Sportsmanship and Etiquette
One of the things I really like about Curling is the courtesy. Courtesy and sportsmanship aren't just good form, they're expected. They're called for in the rules.
They're part of the spirit of the game.
The following is gleaned from the web, and edited somewhat for Arena Curling in warmer states.
Before the game:
- Arrive in plenty of time. Be ready to play at the scheduled time -- seven other people are depending on you. For our club, those with the early draw are needed to help set up a half hour before game time. For the late draw, if the previous game ends early, you can start early if everyone is there.
- Clean shoes are a must. Try not to track in dirt, sand, or salt. For those who grew up in Southern California, they use salt in cold climates to melt ice on sidewalks and streets -- we don't have to worry about salt, but dirty ice is still not good.
- The game traditionally starts with a coin toss, a handshake, and wishes for “Good Curling.”
During the game:
- Keep the game moving. When your game finishes, someone else gets the ice.
- If your team leads off on any particular end, the lead should gather his or her rock and get in the hack, clean the stone, and begin their pre-shot routine. Be ready to deliver the stone as soon as the skip asks for it. Playing at a reasonable pace assures a complete game.
- When your turn comes to sweep, be in front of the hack, leaving the thrower a clear view of the skip, ready to go.
- Sweepers not on the team delivering the stone, stand on the sides of the sheet, between the courtesy lines. Formerly accepted was standing between the hog lines. This allows the curler delivering the stone an unobstructed view of the skip and the house and allows for easier and quicker communications. Courtesy lines are not marked for our club currently, so when you can't do exactly what the guidelines say, follow the spirit.
- If you are the next curler, put on your slider or remove your gripper and have your stone cleaned and in front of the hack while your opponent’s shot is in motion. It’s OK to watch your opponent’s shot, but not so long that you can’t be ready for your own.
- You should never disturb a curler in the hack or during delivery. When the stone is clear of the near hog line, you can start getting ready for your shot, but give the other team a clear view.
- Take care not to walk down the middle of the sheet after your team’s shot. On dedicated Curling ice, this makes the ice less perfect -- in an Arena we don't get perfect ice. The main reason is to give the other team a clear sheet so that they may begin their shot.
- Let the vice-skips do their job (keep score). When the final stone of an end comes to rest in the house, leads and seconds should remain well outside the house until the vice-skips have agreed on the score.
- Let the skip do his/her job (call the game). Although every successful team depends on the input and expertise of each team member (curling is a team sport in every respect) the skip needs the support and respect of his/her teammates. Skips have the responsibility of determining strategy, calling shots and working with sweepers to make the most out of every shot of the game.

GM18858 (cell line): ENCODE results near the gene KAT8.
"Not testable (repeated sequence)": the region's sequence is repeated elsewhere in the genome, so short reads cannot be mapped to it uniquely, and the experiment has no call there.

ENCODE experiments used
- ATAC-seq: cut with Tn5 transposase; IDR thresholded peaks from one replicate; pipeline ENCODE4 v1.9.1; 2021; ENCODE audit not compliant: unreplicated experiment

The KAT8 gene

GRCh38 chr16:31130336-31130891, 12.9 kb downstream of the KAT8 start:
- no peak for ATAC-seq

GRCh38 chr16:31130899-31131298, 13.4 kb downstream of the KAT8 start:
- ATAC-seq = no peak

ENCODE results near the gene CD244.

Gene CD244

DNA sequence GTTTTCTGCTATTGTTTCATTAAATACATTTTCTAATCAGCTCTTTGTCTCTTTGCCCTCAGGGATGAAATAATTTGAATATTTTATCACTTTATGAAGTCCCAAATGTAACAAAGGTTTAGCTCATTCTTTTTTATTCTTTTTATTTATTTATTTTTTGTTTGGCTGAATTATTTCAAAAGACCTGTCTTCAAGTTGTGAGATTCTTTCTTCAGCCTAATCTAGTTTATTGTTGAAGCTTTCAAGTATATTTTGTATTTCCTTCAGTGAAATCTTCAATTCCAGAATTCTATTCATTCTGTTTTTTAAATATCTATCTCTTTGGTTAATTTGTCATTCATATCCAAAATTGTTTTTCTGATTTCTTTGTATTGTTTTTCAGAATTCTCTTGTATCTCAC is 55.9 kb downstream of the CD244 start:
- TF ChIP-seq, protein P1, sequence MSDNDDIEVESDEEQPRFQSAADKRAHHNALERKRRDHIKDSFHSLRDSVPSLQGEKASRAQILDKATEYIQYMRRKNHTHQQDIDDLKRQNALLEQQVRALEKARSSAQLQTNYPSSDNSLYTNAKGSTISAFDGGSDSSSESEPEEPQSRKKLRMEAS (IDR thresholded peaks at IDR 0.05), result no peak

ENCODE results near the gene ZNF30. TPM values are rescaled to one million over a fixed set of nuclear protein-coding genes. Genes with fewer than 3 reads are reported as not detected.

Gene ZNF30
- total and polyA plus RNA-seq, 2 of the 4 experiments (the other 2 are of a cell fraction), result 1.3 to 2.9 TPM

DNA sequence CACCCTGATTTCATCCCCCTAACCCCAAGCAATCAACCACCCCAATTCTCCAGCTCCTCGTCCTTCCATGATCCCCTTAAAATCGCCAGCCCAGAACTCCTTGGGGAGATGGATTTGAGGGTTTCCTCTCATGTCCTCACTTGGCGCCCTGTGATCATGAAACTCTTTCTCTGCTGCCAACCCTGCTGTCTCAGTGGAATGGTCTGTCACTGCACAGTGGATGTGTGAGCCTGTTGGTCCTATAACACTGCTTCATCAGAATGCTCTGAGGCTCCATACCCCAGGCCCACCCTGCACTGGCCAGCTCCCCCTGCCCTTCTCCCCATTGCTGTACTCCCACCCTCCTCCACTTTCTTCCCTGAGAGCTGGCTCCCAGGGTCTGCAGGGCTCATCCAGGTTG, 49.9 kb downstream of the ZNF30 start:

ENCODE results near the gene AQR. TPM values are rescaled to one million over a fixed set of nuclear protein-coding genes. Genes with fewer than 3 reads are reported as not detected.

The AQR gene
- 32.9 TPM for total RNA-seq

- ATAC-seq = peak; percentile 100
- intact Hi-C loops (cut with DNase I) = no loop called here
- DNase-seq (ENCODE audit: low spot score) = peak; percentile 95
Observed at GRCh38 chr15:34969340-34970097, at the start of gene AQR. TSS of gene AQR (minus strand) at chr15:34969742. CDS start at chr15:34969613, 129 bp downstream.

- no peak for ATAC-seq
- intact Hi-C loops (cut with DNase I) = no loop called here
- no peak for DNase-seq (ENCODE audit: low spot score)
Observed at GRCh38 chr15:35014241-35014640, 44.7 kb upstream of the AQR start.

- Skips stand behind the hack, quiet and motionless, brooms horizontal or on the ground until their opponent has delivered the stone. This just makes it easier for the other team to see signals from their skip -- and not get confused.
- If you accidentally displace a stationary stone, please announce it immediately. It’s the privilege of the opposing skip to replace the stone to their satisfaction.
- Your enthusiasm and paying attention to your own game, and not the game on the adjoining sheet, has a direct bearing on the success of your team.
- Be honest. There are rarely referees or umpires in curling If perchance you accidentally burn a stone, it is expected that you will be the one to call it.
- Be a good sport. Congratulate players, both teammates and opponents, when they make a good shot. By the same standard, do not embarrass a player who has missed a shot. Cheering a missed shot is considered in poor taste and poor sportsmanship. (okay, we're all beginners at Orange County -- there is the occasional shared laugh at a bad shot -- usually mine.)
Speed of Play & Techniques:
- Sweepers should follow the stone down to the house, ready to sweep at a moment’s notice. If you hear the skip yelling “No, No, Never”, be aware that the next thing you’re likely to hear from that very same skip is “YES, Hurry, Hard!”.
- As another courtesy to keep the game moving, it is typically the lead’s job to place the skip’s rock in front of the hack when it is time for the skip to shoot.
- Skips can do their part to keep the game moving by minimizing the delay while deciding upon a shot. Certainly take the time you need, but lengthy conferences should be avoided.
- Some people will also pre-position their opponents' rock in front of the hack -- as a courtesy.
After the game:
- The game end with handshakes all around and congratulations on a game well-played.
- At our club, winners arrange the stones if there is a next match, record the scores, and the losing team sweeps the ice. If there isn't a following game, we help clear the ice so that it can be prepared for whatever sport follows (Ice Hockey, or skating).
Courtesy is so often missing in our daily lives, and I really appreciate it on the ice.
A couple of unrelated topics:
For those who have been following along, I've added two mailing lists to the site -- you'll find sign-up forms on the contact page. There is an RSS feed as well, you should see the RSS icon in the location bar in your browser.
I also have to comment about the weather. Today is a beautiful, sunny day -- about 75 degrees outside, just like summer. The ocean sparkles, and the palm trees are gently swaying in the wind. It's wonderful, and I can't wait to hit the ice in about four hours.....
My shoes are here.